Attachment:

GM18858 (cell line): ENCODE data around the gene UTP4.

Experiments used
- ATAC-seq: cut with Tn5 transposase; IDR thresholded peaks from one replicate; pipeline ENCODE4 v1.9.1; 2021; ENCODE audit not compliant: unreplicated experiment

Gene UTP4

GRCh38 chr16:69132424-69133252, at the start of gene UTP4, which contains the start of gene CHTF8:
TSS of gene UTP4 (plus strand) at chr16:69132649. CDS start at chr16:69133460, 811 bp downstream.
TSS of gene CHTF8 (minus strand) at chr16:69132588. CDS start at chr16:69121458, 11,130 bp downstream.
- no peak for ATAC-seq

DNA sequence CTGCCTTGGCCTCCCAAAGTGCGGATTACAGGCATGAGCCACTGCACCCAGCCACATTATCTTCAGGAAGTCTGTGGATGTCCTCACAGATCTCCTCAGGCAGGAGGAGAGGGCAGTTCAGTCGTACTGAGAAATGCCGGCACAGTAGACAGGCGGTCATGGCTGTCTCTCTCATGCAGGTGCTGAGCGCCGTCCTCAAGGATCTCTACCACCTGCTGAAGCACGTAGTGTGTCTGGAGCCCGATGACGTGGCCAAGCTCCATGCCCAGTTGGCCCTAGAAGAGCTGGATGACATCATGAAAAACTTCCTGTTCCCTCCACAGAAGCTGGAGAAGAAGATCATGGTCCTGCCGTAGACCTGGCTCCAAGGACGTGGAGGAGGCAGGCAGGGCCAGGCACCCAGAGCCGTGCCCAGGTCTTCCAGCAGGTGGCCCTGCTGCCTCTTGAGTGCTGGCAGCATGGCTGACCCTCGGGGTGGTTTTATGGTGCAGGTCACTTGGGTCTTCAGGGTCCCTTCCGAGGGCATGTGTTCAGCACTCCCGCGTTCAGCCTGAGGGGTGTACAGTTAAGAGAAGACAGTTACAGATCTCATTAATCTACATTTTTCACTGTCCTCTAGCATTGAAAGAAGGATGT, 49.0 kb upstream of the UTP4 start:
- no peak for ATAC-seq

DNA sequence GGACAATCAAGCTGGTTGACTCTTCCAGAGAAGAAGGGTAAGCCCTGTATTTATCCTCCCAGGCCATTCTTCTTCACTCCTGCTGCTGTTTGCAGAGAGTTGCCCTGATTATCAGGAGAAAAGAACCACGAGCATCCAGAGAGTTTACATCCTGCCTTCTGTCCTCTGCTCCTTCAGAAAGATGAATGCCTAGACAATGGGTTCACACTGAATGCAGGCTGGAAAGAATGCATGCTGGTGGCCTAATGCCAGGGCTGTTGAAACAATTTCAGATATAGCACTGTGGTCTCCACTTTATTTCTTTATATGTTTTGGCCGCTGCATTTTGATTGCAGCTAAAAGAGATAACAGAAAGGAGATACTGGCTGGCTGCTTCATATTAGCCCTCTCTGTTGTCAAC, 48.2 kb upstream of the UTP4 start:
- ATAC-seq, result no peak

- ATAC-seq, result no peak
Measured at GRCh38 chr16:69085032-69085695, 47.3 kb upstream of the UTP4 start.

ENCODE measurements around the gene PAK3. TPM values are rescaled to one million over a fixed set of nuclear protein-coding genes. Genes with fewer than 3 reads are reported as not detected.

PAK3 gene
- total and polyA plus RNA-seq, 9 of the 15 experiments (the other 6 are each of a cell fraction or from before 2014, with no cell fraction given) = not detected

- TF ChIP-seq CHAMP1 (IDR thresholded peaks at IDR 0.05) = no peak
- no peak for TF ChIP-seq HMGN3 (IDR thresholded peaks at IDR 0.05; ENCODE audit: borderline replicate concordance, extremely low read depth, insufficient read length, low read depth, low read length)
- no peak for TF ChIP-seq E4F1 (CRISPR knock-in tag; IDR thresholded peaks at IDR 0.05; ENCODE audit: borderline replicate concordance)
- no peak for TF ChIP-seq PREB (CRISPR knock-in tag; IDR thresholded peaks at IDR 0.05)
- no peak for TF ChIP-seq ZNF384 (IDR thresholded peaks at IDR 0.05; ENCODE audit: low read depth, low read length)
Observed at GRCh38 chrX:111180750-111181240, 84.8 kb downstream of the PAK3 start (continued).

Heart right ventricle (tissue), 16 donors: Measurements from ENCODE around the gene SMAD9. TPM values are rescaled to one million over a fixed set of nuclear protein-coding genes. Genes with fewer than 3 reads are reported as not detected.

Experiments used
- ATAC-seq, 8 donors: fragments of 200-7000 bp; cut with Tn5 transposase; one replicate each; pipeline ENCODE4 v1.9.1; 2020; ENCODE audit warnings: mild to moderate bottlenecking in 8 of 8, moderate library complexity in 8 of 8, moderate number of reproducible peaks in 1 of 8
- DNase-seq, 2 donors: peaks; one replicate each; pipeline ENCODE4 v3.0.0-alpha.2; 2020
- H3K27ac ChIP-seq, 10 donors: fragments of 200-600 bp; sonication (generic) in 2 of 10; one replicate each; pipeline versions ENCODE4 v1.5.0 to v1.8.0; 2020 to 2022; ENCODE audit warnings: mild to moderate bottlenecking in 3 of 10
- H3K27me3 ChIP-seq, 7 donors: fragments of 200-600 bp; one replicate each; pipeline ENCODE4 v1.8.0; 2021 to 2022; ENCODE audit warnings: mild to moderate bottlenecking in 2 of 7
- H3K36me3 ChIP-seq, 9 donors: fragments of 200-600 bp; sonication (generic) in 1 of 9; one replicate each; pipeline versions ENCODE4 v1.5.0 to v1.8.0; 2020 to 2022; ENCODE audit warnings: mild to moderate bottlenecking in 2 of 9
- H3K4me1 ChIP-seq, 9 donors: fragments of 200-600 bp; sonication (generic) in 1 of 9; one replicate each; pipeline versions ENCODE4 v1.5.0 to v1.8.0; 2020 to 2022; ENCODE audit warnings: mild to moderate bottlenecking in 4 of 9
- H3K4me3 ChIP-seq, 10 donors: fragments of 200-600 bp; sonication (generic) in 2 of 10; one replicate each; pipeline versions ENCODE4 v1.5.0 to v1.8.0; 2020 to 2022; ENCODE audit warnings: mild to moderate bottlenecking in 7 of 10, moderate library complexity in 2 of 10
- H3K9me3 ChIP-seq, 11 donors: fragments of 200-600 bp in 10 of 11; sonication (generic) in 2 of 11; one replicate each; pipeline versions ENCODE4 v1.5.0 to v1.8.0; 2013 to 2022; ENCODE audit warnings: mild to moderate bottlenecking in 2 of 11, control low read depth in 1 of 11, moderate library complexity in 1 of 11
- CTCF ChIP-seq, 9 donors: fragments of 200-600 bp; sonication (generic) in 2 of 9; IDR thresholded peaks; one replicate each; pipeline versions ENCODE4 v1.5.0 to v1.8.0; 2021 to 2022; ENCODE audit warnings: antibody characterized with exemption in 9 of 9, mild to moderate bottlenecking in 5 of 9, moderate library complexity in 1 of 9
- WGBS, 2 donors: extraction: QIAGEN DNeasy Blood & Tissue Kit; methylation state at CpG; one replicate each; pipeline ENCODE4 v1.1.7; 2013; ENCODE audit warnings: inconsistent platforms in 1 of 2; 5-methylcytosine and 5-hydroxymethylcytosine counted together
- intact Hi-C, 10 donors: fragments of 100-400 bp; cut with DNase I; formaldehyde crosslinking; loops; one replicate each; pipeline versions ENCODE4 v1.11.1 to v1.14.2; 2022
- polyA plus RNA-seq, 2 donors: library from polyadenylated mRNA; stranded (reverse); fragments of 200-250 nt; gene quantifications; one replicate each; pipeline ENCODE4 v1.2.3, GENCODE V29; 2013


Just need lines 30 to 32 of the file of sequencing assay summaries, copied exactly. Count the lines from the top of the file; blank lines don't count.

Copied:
- H3K36me3 ChIP-seq, 9 donors: fragments of 200-600 bp; sonication (generic) in 1 of 9; one replicate each; pipeline versions ENCODE4 v1.5.0 to v1.8.0; 2020 to 2022; ENCODE audit warnings: mild to moderate bottlenecking in 2 of 9
- H3K4me1 ChIP-seq, 9 donors: fragments of 200-600 bp; sonication (generic) in 1 of 9; one replicate each; pipeline versions ENCODE4 v1.5.0 to v1.8.0; 2020 to 2022; ENCODE audit warnings: mild to moderate bottlenecking in 4 of 9
- H3K4me3 ChIP-seq, 10 donors: fragments of 200-600 bp; sonication (generic) in 2 of 10; one replicate each; pipeline versions ENCODE4 v1.5.0 to v1.8.0; 2020 to 2022; ENCODE audit warnings: mild to moderate bottlenecking in 7 of 10, moderate library complexity in 2 of 10